Ottolenghi and Goh on sugar

A debate with Yotam Ottolenghi and Helen Goh on the merits of any particular cake, biscuit or pudding, spirals into serious, labyrinthine assessments of silkiness and nuttiness, crumb size and snap. (There is, they will tell you, an art to ensuring a biscuit has as much crunch when it’s liberated from the oven as it does after three days in a tin).

You quickly realise they’d be utterly formidable on Bake Off.

Israeli-British chef Yotam, 51, co-owner – with Sami Tamimi – of the Ottolenghi delis and restaurants, and pastry chef and psychologist Helen, 54, spent more than three years concocting and wrangling over sugary treats like this to include in their book of desserts, Sweet. It was his sixth book and her first.

 
 
 

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In it there are mini berry frangipanes, decadent cream-frosted puds and cookies galore – all of which have been put through the pair’s ruthless, multi-stage recipe-testing regime. “Each recipe has to have something indefinably ‘Ottolenghi’ about it,” says Mr Ottolenghi.

The perfect cake depends on the time of day

“Easy!” shouts Ms Goh when asked to pick the bake she’d fancy a slice of right now. “The prune and Armagnac cake.” (It has a rubbly walnut topping, dusted with clouds of icing sugar).

“It depends on the time of day, right?” ponders Mr Ottolenghi. “Now, I don’t want anything creamy, I just want something that would be really nice with a cup of tea.

“But in the evening, something more dessert-y. I really love the – you know how much I like strawberries and vanilla – the rhubarb strawberry crumble cake …” We all glaze over in a sugar-spiked reverie.

 
 
 

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“There was always going to be an Ottolenghi pastry book, the question was when,” he adds, explaining how the Ottolenghi deli windows have become synonymous with sweet things, particularly the brand’s huge and billowy meringues.

“Before you, no-one had taken meringues seriously,” Ms Goh tells him proudly.

Baking offers an escape and brings back memories

The pair collided in 2006, when Ms Goh, who hails from Melbourne, Australia, via Malaysia, moved to the UK. She began by encouraging Mr Ottolenghi to up the patisserie and sugar-work in the deli windows, and won him over with her remarkable attention to detail and oaty Australian Anzac cookies. They’ve been friends and partners in pastry ever since – after all, “you don’t eat a cake by yourself,” says Ms Goh with a grin.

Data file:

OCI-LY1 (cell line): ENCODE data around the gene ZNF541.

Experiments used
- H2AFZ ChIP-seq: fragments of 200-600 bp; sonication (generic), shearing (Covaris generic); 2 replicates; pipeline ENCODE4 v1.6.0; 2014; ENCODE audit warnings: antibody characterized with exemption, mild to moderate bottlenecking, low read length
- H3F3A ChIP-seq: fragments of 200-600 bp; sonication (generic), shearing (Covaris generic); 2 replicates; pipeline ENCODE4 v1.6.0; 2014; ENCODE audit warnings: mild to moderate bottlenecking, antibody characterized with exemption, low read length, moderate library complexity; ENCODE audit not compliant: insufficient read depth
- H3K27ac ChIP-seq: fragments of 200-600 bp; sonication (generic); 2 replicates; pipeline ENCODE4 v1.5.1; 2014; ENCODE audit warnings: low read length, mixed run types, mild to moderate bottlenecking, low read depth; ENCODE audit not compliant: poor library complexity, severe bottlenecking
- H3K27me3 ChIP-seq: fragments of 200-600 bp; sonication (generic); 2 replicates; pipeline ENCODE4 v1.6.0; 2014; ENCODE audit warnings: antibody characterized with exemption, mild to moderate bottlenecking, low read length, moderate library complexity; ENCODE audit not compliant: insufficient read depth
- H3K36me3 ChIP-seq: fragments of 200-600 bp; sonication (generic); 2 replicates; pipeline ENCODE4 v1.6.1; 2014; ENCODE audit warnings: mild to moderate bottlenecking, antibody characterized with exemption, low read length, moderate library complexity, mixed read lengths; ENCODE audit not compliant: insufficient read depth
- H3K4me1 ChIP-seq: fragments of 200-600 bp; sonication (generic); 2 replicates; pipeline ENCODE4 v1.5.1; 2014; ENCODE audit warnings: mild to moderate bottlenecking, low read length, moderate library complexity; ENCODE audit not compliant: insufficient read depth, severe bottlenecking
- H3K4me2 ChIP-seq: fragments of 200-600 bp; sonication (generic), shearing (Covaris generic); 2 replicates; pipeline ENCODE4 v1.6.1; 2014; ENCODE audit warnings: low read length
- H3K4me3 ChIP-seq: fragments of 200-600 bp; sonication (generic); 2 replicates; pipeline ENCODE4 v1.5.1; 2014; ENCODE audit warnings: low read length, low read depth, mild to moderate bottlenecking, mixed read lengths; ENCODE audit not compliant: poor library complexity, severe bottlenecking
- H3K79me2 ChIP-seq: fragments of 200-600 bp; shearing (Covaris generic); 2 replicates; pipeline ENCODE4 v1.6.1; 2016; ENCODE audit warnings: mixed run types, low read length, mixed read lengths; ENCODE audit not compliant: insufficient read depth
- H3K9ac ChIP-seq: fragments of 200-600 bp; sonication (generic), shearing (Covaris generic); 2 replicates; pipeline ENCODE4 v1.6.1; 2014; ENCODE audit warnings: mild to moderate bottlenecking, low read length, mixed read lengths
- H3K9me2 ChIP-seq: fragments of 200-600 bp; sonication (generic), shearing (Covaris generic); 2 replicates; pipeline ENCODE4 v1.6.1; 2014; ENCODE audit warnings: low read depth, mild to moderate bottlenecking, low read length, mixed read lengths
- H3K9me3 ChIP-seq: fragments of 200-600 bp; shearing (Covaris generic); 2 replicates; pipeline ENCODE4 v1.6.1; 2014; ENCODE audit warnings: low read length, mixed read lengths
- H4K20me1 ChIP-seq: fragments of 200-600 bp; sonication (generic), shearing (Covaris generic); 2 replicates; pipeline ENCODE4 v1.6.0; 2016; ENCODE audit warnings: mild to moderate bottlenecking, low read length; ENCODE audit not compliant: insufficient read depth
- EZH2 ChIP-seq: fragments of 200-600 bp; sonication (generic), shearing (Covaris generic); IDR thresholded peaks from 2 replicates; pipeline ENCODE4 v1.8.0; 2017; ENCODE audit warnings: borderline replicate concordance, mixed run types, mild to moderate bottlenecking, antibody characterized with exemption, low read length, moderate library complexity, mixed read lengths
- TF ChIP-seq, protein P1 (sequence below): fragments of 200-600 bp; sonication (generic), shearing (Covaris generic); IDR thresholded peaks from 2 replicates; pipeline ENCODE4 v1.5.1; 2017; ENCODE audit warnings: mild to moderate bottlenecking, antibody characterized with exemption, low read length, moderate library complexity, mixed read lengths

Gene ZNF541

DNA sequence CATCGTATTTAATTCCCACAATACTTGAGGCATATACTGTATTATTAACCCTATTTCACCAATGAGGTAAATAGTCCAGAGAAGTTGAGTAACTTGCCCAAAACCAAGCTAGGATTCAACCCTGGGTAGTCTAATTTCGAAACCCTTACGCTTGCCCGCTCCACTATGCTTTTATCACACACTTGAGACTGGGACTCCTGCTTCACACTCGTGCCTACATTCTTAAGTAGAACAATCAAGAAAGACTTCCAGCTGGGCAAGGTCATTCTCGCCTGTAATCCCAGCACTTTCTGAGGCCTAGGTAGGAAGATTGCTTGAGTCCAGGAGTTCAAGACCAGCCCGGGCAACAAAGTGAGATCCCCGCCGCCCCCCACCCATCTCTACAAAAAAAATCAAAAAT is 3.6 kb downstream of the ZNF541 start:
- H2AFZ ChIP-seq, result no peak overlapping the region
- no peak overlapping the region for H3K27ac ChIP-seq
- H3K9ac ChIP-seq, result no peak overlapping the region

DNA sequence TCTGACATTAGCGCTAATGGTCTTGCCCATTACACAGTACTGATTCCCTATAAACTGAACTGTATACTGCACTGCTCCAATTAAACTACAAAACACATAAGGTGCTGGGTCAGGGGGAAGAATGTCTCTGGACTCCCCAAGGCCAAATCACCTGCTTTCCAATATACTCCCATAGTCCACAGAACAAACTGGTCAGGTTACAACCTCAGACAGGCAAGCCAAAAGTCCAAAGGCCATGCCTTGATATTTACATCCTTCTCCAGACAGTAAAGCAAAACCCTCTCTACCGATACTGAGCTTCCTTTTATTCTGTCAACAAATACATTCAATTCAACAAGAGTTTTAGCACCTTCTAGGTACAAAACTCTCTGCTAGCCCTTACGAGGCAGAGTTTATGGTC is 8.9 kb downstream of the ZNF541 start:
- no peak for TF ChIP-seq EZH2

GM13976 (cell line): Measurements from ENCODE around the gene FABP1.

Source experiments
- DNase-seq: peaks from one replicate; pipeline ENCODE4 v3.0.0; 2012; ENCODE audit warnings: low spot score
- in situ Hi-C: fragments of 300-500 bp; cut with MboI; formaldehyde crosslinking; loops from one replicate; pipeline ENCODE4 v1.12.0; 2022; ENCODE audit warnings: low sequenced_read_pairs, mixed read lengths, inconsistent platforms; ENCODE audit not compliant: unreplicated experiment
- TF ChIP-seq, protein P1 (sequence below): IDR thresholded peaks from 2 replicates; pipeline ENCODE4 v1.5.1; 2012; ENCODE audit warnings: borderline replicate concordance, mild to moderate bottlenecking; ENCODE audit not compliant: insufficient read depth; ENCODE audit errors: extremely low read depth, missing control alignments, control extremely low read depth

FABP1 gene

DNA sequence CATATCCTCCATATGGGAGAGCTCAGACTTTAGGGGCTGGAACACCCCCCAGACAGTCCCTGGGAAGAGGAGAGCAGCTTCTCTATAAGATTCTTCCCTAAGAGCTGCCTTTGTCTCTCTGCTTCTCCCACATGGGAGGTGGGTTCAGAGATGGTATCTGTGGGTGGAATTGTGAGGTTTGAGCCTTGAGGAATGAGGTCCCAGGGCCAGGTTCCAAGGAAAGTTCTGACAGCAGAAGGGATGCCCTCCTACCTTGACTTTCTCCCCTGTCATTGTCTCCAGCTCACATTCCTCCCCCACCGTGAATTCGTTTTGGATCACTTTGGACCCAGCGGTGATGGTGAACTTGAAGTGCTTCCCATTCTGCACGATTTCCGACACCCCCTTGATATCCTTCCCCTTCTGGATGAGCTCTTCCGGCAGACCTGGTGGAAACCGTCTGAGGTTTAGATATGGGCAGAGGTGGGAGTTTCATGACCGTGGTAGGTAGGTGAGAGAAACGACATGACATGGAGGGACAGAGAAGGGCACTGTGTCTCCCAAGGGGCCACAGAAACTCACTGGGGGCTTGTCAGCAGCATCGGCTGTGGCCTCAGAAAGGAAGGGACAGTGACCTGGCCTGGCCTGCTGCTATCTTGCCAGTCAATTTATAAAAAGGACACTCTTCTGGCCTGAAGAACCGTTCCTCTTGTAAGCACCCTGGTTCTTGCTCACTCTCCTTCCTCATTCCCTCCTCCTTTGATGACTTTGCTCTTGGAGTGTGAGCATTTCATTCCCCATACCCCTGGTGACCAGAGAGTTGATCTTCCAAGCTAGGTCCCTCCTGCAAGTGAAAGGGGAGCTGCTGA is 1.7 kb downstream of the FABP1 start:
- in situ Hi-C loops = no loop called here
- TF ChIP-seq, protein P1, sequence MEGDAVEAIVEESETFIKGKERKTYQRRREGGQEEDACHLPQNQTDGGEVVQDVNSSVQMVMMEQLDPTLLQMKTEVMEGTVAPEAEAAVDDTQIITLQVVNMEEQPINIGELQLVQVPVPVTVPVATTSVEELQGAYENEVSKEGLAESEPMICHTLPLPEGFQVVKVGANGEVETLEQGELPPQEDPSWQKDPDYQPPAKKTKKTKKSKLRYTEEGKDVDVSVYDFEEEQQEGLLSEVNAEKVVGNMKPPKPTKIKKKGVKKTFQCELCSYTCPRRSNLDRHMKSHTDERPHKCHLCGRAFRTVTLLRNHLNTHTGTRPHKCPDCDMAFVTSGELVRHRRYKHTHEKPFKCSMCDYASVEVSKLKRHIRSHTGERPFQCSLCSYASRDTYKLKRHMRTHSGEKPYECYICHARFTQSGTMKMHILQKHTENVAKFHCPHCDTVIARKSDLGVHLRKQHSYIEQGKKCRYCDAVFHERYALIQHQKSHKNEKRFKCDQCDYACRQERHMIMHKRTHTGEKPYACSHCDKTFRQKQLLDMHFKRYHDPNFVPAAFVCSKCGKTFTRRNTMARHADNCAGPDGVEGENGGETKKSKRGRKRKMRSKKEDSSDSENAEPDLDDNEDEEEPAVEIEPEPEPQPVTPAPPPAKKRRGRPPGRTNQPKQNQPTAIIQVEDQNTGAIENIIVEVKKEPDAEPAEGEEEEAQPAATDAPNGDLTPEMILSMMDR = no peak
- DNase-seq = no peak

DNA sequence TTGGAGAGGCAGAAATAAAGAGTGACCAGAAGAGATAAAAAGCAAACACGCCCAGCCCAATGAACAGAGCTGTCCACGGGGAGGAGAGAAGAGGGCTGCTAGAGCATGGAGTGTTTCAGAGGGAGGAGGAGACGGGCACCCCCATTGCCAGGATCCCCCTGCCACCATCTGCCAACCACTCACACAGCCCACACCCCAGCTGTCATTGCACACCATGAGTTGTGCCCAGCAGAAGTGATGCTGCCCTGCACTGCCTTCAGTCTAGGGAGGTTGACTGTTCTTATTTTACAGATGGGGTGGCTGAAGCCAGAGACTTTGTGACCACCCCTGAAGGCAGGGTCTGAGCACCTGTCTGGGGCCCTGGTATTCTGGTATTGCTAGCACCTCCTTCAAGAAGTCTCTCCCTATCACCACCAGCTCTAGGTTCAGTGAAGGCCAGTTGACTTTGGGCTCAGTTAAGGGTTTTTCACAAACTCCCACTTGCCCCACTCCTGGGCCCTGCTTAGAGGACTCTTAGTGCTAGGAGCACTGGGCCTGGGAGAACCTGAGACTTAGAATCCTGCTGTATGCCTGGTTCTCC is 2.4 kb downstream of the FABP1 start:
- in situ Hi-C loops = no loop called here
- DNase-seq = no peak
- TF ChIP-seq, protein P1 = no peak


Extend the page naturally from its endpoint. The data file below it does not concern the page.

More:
With baking, it’s the precision and escape that appeals to her: “There’s a satisfaction of following the steps and then getting something at the end – just that sense of achievement, and that sense of flow. You have to be accurate and very focused, which means you forget about everything else.”

 
 
 

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For Mr Ottolenghi, it’s the way baking intersects with memory: “We’re all yearning for things that feel comforting and reminiscent of home – and I think baking really brings that across, even more than other forms of cooking.”

“And we feel a bit disjointed about our reality [at the moment],” he adds thoughtfully, “with so much of it not being real, so much of it happening on computer screens and TV screens. I think baking just creates that sense of place, of home.”

Demonising sugar makes you want it more

One thing they were highly aware of throughout making Sweet, was the negative conversations being had around sugar – the mainstream demonisation of the white stuff.

“The difficulty at the moment is creating a clear understanding of what you expect of sugar,” says Mr Ottolenghi. “Whenever you demonise something, you want it even more; it creates an unhealthy relationship.”

“We’ve always been raised eating a little bit of sugar, but somewhere along the way, that relationship has become a little bit broken,” he says, explaining how a bewildering distance has opened up between us and sugar: “It’s mainly to be blamed on mass-produced food, and sugar added where it doesn’t need to be, so how are you meant to trust your instincts on it now?

“There is room for a piece of cake, room for a bar of chocolate – there is room for all of these things in our lives – but we need to do it consciously.”

Know what you are eating and relax a little

“It’s about savouring what you eat,” Ms Goh agrees.

“And if you make it [yourself], you know exactly what goes in – you are much more aware of what you’re eating,” adds Mr Ottolenghi. “I think generally we should be a little bit more relaxed about everything, and the rest will follow.”

 
 
 

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Sweet by Yotam Ottolenghi and Helen Goh is published by Ebury Press, Photography by Peden + Munk. Available now.

How often do you bake? Do you try to reduce the sugar in recipes or use sugar alternatives?

– With PA

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Related articles:
https://www.yourlifechoices.com.au/health/your-health/find-the-hidden-sugars-in-food
https://www.yourlifechoices.com.au/food-recipes/recipes/perfect-sticky-toffee-pudding
https://www.yourlifechoices.com.au/health/wellbeing/yotams-favourite-food-memories

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